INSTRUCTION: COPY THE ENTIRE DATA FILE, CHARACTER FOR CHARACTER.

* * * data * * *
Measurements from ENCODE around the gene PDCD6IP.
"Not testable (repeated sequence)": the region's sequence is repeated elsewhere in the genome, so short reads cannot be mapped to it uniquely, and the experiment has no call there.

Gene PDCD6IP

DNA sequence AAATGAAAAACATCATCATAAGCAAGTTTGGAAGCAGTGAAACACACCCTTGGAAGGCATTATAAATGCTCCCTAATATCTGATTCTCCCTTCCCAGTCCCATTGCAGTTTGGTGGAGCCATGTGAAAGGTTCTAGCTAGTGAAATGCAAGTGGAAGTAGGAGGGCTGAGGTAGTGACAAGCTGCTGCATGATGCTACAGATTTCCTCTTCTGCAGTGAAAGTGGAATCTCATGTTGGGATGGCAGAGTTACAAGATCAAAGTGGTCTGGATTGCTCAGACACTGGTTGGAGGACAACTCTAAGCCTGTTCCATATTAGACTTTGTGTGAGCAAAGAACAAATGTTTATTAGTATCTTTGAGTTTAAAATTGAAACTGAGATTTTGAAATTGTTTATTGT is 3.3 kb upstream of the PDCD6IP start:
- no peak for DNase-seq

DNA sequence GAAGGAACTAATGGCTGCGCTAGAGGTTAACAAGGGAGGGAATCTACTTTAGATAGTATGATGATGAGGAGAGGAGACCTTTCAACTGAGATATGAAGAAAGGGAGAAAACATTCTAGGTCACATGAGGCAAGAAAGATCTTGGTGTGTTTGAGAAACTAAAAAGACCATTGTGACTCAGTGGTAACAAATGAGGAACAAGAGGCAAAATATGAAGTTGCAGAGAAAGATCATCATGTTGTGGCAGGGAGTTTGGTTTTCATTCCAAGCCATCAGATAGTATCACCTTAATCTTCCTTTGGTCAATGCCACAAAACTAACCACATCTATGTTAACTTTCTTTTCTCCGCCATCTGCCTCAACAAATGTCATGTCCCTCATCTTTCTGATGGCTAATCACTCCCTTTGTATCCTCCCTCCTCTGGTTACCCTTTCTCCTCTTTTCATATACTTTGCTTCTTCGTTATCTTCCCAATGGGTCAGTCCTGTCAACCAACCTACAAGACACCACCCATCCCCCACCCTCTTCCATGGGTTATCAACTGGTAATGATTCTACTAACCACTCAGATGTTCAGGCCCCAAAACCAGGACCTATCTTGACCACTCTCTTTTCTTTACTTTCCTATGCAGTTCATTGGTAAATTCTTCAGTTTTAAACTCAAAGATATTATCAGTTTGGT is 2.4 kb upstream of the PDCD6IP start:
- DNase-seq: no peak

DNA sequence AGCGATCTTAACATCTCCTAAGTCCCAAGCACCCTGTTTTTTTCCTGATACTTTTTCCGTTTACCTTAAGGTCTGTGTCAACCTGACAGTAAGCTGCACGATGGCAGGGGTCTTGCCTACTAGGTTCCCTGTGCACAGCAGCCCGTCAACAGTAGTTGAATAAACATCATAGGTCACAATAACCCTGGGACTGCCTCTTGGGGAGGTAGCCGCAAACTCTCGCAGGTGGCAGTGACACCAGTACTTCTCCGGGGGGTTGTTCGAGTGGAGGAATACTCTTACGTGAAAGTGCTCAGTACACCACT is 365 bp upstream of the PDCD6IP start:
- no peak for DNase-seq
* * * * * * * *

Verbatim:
Measurements from ENCODE around the gene PDCD6IP.
"Not testable (repeated sequence)": the region's sequence is repeated elsewhere in the genome, so short reads cannot be mapped to it uniquely, and the experiment has no call there.

Gene PDCD6IP

DNA sequence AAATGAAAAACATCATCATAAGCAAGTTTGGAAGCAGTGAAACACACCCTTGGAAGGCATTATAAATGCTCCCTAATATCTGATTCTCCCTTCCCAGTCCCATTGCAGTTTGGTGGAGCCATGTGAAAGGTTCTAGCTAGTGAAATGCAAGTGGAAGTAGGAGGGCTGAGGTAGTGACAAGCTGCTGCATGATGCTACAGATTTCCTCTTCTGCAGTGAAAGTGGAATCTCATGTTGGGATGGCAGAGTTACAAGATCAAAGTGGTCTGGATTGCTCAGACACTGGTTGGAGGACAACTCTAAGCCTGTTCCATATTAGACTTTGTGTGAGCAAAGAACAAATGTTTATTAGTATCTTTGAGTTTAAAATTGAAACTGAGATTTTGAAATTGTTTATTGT is 3.3 kb upstream of the PDCD6IP start:
- no peak for DNase-seq

DNA sequence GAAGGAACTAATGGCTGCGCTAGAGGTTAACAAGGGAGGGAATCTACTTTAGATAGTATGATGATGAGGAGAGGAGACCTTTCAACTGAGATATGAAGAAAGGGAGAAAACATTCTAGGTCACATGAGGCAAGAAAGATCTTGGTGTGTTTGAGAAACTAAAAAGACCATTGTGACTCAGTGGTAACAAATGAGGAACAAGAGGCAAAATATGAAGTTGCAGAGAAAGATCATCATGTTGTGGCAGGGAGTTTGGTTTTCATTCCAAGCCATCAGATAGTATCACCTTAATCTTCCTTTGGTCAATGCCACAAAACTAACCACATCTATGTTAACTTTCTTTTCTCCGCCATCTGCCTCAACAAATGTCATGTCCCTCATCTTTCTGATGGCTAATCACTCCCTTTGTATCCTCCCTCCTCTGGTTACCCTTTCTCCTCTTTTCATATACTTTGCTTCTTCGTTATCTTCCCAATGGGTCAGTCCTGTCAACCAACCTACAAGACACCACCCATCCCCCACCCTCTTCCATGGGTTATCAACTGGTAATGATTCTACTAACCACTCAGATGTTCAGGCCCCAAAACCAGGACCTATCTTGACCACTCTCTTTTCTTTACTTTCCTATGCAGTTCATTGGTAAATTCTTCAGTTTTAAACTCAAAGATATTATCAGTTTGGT is 2.4 kb upstream of the PDCD6IP start:
- DNase-seq: no peak

DNA sequence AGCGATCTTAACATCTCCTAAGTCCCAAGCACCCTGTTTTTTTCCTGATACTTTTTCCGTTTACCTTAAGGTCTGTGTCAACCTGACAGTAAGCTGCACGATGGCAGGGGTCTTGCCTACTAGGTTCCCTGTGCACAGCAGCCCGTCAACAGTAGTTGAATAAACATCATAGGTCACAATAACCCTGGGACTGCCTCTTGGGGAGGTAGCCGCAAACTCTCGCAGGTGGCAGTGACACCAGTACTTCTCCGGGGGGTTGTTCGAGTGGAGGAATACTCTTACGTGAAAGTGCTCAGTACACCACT is 365 bp upstream of the PDCD6IP start:
- no peak for DNase-seq